Tutorial :c++ return reference / stack memory [duplicate]



Question:

This question already has an answer here:

A basic question that I'm not sure of the answer. Is the follow function valid?

std::vector<int> & test_function() {     std::vector<int> x;       // do whatever       return x;  }  

If so, why? Shouldn't the program delete x from the stack after the function returns? Thanks.


Solution:1

The behavior is undefined. You shouldn't return references to local variables.


Solution:2

The function is well-formed (syntactically correct), but as soon as the function returns, the returned reference is invalid and cannot be used.

To clarify: the code in question does not invoke any undefined behavior. You can safely call this function so long as you do not use the return value, e.g., this is valid:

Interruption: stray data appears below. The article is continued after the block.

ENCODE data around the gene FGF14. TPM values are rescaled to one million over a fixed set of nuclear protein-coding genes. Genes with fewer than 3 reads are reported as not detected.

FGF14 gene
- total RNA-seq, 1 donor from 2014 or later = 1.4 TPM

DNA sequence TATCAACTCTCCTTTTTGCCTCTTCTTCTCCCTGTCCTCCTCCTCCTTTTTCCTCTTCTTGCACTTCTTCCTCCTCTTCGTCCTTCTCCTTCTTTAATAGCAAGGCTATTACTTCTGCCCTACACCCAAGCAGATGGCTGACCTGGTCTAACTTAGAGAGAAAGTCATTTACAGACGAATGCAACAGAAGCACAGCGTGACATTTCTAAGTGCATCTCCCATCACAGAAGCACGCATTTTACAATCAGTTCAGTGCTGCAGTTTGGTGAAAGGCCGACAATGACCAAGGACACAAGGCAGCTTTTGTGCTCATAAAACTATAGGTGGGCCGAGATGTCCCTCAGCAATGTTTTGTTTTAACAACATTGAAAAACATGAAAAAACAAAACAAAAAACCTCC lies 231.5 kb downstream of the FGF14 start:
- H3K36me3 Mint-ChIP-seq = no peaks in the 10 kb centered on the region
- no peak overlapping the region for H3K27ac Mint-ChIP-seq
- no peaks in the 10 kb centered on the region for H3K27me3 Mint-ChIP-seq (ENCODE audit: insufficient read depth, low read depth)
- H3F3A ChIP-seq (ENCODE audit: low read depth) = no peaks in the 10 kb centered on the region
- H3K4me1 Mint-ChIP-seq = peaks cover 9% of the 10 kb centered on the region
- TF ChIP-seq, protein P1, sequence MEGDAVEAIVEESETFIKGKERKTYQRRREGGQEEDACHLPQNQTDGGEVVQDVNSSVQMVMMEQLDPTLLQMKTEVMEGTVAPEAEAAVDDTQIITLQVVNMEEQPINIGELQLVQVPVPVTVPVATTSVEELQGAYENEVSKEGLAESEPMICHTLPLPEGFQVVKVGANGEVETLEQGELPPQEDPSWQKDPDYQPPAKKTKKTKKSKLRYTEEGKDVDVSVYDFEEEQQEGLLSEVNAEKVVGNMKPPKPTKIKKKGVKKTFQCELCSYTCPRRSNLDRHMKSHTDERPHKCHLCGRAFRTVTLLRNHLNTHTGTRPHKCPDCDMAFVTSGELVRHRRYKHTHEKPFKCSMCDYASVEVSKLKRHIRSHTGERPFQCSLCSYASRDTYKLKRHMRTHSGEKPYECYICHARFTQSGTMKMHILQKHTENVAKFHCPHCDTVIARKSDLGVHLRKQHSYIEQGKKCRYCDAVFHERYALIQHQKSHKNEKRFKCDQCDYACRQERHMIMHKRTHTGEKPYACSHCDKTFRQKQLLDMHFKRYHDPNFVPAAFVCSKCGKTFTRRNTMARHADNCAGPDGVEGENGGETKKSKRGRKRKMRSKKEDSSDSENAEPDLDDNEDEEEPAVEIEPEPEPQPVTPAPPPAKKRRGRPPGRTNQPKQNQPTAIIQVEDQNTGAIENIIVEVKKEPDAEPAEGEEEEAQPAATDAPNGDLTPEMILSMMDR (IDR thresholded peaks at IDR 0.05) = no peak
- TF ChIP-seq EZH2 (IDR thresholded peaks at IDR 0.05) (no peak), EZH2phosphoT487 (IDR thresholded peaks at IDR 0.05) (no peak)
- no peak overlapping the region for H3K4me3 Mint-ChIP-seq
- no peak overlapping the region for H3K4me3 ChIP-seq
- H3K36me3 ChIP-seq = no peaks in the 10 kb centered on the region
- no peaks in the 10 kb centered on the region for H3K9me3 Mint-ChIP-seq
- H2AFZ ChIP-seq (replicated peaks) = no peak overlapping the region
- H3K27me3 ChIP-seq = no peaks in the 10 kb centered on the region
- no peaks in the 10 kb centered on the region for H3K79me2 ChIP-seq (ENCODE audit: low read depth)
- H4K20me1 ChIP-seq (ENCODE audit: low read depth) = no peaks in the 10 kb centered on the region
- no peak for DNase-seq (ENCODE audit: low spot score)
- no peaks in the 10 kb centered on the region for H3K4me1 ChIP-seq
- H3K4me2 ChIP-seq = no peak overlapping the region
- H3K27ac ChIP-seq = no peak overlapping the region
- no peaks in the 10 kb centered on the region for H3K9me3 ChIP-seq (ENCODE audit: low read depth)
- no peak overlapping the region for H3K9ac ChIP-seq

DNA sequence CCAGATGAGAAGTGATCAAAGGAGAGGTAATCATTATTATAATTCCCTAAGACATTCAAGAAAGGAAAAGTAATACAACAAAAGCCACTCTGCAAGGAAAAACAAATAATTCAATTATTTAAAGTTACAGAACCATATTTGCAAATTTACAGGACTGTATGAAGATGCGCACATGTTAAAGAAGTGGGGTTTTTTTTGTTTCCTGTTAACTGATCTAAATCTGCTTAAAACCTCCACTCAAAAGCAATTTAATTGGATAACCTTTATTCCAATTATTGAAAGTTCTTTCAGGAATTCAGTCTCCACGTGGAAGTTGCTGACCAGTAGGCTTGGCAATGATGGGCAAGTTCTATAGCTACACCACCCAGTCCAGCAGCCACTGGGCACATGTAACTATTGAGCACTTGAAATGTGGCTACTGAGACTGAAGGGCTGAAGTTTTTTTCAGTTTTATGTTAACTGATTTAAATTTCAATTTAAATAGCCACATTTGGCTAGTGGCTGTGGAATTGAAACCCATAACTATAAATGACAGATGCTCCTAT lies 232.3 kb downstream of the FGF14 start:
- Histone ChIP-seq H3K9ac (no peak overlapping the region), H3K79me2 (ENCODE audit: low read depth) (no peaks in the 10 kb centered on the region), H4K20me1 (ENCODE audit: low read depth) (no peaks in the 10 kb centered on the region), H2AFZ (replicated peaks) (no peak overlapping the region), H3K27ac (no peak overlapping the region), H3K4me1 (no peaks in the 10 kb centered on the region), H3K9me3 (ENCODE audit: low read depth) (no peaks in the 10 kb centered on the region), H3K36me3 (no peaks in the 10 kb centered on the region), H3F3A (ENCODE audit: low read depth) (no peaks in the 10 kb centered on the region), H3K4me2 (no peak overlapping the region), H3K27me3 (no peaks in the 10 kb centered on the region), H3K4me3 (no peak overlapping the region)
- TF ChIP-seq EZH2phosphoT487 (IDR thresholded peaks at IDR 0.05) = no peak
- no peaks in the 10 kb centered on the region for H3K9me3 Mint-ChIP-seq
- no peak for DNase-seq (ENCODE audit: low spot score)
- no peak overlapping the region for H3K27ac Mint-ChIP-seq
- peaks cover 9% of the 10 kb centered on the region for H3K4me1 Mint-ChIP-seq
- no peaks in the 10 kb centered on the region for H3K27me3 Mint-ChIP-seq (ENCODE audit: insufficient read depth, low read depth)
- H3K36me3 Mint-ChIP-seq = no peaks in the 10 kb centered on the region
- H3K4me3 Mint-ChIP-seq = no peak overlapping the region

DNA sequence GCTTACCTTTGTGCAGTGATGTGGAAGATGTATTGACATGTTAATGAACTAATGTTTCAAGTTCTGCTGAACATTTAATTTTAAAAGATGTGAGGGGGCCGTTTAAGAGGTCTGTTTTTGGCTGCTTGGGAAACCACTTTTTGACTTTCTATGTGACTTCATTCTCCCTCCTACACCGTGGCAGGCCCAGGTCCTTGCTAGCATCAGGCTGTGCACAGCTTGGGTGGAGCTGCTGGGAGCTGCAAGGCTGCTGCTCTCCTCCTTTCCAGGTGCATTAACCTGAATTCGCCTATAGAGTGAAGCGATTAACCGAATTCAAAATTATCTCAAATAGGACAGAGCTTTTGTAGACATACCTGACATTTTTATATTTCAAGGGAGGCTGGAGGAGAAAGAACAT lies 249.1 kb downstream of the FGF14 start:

test_function(); // ok  

However, if you try to use the return value (i.e., initialize another reference with it or copy the referent into another object) then you will invoke undefined behavior because the lifetime of the referent (the object x) will have ended (x will be destroyed when the function returns because it is an automatic variable):

std::vector<int>& vec = test_function(); // undefined  std::vector<int> vec = test_function();  // undefined  


Solution:3

Yes it's valid, but if you attempt to use the returned value, you'll get undefined behavior.


Solution:4

You can't return a reference to a local variable for the same reason you can't return a pointer to a local variable, because on return from the function those local variables are deallocated and therefore the reference or pointer becomes invalid.


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